Strong fuel economy, strong power for a hybrid, comfortable and handsome cabin, lengthy warranty.
Headroom may be tight for some.
Take a look at the South Korean flag. Go ahead, Google away, we'll be here when you get back. As you saw, it features a variation of the famous yin and yang symbolizing (in its most basic definition) two contrary opposites that nevertheless harmonize within a greater whole. This harmonization of opposites is readily visible in South Korea, where we got our first sneak peek at the 2011 Hyundai Sonata Hybrid.
For such a rapidly growing industrial nation, South Korea has managed to maintain its endless landscape of green mountains and farmland. Even within densely populated Seoul, the surrounding hillsides have largely been left unmolested by the sorts of "city lights view" homes that blight the vistas of Los Angeles and other cities. It is a similar harmonization that Hyundai has achieved with its recent engines designed to simultaneously improve fuel economy while also increasing power.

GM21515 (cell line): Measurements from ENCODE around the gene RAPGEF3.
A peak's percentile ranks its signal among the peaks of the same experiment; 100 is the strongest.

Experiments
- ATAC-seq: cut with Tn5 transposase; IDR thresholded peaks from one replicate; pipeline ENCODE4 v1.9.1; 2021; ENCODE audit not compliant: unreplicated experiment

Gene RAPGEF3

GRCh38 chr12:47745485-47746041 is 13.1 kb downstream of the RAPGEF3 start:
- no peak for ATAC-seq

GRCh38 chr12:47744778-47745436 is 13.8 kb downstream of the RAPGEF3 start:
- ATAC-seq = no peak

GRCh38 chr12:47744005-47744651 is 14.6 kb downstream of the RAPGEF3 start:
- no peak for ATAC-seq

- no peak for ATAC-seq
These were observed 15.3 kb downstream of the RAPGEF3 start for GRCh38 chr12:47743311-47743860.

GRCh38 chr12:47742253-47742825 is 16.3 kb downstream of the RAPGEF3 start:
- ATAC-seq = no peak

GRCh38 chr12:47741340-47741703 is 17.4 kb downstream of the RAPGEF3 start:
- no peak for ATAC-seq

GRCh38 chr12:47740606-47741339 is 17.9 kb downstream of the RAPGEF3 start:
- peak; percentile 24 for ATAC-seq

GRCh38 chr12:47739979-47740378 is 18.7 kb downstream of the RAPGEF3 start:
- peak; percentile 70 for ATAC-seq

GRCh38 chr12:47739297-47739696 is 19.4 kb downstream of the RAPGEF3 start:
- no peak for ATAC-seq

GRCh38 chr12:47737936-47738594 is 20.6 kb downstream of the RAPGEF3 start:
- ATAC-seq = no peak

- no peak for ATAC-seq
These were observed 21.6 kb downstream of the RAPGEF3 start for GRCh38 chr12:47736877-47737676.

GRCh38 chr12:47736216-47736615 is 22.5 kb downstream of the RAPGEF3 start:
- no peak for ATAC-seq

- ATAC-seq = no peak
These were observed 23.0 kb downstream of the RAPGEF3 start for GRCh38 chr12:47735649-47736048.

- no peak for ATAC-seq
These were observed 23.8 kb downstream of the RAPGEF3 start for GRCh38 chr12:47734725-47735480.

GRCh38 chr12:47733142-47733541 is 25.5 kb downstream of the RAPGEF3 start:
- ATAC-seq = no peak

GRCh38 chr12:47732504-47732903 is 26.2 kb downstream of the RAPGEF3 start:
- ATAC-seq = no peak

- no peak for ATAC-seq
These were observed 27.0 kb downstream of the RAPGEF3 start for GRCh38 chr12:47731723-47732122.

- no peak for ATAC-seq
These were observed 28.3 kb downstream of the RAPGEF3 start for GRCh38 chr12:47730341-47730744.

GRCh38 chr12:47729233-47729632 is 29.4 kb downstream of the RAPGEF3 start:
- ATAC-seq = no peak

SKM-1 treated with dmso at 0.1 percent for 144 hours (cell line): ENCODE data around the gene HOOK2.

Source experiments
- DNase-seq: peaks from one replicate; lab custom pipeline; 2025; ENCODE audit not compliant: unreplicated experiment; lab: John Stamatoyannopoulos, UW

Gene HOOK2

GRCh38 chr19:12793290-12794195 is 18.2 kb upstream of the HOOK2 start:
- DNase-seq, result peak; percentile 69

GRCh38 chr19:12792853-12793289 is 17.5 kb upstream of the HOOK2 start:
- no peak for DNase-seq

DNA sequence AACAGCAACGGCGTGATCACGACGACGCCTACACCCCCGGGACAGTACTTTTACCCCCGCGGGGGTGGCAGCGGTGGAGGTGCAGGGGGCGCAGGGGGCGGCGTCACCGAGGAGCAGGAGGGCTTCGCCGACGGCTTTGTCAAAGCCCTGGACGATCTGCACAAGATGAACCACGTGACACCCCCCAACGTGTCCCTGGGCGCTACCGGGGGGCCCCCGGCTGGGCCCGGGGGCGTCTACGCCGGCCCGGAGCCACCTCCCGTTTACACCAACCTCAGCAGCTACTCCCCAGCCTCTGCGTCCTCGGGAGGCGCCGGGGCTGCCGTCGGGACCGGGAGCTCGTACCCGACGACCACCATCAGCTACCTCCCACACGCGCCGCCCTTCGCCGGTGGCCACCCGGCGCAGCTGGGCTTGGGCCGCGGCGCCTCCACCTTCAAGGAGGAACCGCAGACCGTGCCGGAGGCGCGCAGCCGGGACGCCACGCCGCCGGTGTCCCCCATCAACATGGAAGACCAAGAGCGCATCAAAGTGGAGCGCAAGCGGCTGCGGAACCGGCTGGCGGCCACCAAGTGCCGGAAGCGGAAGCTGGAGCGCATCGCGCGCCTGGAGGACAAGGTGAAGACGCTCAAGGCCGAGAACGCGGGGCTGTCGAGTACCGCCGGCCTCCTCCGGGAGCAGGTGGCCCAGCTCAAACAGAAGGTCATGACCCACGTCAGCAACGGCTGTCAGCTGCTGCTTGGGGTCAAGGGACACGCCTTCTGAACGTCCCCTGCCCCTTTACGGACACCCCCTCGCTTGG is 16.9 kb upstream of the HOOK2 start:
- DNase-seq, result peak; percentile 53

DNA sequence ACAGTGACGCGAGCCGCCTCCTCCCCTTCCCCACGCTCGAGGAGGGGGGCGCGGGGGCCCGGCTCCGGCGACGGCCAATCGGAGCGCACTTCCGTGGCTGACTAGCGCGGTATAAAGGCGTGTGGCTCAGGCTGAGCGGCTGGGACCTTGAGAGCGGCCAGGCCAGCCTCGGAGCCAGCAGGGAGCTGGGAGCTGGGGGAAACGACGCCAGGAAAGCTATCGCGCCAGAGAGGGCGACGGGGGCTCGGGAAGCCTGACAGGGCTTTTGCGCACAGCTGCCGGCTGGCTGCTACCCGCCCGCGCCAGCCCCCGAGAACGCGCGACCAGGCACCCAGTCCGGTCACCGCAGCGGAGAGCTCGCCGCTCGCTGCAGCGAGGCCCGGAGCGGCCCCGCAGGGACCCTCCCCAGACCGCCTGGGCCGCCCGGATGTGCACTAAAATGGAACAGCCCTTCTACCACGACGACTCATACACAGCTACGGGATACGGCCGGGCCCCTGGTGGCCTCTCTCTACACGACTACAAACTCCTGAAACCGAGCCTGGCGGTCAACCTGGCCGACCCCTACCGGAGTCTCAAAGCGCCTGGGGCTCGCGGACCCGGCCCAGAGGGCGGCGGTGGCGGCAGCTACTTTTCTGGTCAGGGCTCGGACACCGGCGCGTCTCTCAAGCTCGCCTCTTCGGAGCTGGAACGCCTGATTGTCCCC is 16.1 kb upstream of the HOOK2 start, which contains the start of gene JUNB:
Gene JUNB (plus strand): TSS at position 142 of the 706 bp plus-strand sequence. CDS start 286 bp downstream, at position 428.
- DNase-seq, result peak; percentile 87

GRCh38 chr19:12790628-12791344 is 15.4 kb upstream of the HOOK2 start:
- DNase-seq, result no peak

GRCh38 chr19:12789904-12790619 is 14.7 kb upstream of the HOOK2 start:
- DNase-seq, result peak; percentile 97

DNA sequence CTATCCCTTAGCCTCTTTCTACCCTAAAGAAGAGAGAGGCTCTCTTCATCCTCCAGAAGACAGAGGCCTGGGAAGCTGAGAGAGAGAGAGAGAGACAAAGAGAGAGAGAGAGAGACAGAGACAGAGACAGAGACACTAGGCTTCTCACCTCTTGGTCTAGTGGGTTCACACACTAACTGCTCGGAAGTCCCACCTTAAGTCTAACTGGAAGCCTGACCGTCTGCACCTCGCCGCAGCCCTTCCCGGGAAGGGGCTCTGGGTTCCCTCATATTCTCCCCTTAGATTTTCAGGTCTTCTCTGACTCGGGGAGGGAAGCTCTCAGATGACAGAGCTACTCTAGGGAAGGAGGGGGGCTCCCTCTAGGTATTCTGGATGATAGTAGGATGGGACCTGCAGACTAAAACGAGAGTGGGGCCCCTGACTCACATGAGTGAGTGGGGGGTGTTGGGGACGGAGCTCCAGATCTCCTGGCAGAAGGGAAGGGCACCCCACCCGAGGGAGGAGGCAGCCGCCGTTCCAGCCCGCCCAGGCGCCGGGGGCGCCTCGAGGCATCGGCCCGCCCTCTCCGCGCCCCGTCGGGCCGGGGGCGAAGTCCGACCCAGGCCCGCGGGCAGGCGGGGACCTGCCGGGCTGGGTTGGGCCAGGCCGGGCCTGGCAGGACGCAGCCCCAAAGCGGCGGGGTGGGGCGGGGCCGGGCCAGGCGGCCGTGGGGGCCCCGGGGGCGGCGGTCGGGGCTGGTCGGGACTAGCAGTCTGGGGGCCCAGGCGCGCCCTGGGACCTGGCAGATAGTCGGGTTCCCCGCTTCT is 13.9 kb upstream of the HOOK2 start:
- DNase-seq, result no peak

The 2011 Hyundai Sonata Hybrid is the biggest step yet in these endeavors. Not content to simply follow the example of Toyota's pioneering hybrid system or the various components that comprise it, Hyundai set out to not only raise the bar, but do so using its own new technologies and methods. The result is an advanced powertrain that is more powerful than every non-luxury hybrid, while achieving better fuel economy than all but the Ford Fusion Hybrid, Honda Insight and Toyota Prius.
Yet this wasn't accomplished simply through the car's advanced lithium-polymer battery pack and gasoline-electric powertrain. The Sonata Hybrid features unique styling that not only differentiates it from the regular Hyundai Sonata, but also improves the car's aerodynamics to the point of equaling the drag coefficient of the ultra-slippery Prius. The Peugeot-like final design isn't the most harmonious to the eyeballs, but those who like their hybrids to be distinct in appearance may find it agreeable.